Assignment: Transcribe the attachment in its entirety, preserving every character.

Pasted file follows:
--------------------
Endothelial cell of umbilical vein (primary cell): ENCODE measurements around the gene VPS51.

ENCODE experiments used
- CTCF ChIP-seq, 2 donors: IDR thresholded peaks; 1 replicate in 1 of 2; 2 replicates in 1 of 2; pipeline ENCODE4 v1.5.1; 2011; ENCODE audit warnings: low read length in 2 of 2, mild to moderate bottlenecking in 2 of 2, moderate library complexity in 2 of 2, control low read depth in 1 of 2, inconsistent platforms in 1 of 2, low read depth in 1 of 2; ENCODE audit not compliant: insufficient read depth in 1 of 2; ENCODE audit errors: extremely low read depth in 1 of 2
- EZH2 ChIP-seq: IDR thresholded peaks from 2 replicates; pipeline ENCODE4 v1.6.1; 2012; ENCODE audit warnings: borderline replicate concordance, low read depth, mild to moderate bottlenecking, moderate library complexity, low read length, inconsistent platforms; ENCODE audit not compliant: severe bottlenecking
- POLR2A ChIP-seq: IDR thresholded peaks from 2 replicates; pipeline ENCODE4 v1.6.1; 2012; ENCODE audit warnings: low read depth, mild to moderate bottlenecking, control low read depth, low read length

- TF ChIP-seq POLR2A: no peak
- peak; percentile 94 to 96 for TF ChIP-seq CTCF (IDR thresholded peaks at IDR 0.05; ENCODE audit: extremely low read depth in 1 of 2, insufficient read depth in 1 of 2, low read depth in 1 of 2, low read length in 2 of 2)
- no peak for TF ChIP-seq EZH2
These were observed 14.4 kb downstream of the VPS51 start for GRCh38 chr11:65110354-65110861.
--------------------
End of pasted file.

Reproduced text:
Endothelial cell of umbilical vein (primary cell): ENCODE measurements around the gene VPS51.

ENCODE experiments used
- CTCF ChIP-seq, 2 donors: IDR thresholded peaks; 1 replicate in 1 of 2; 2 replicates in 1 of 2; pipeline ENCODE4 v1.5.1; 2011; ENCODE audit warnings: low read length in 2 of 2, mild to moderate bottlenecking in 2 of 2, moderate library complexity in 2 of 2, control low read depth in 1 of 2, inconsistent platforms in 1 of 2, low read depth in 1 of 2; ENCODE audit not compliant: insufficient read depth in 1 of 2; ENCODE audit errors: extremely low read depth in 1 of 2
- EZH2 ChIP-seq: IDR thresholded peaks from 2 replicates; pipeline ENCODE4 v1.6.1; 2012; ENCODE audit warnings: borderline replicate concordance, low read depth, mild to moderate bottlenecking, moderate library complexity, low read length, inconsistent platforms; ENCODE audit not compliant: severe bottlenecking
- POLR2A ChIP-seq: IDR thresholded peaks from 2 replicates; pipeline ENCODE4 v1.6.1; 2012; ENCODE audit warnings: low read depth, mild to moderate bottlenecking, control low read depth, low read length

- TF ChIP-seq POLR2A: no peak
- peak; percentile 94 to 96 for TF ChIP-seq CTCF (IDR thresholded peaks at IDR 0.05; ENCODE audit: extremely low read depth in 1 of 2, insufficient read depth in 1 of 2, low read depth in 1 of 2, low read length in 2 of 2)
- no peak for TF ChIP-seq EZH2
These were observed 14.4 kb downstream of the VPS51 start for GRCh38 chr11:65110354-65110861.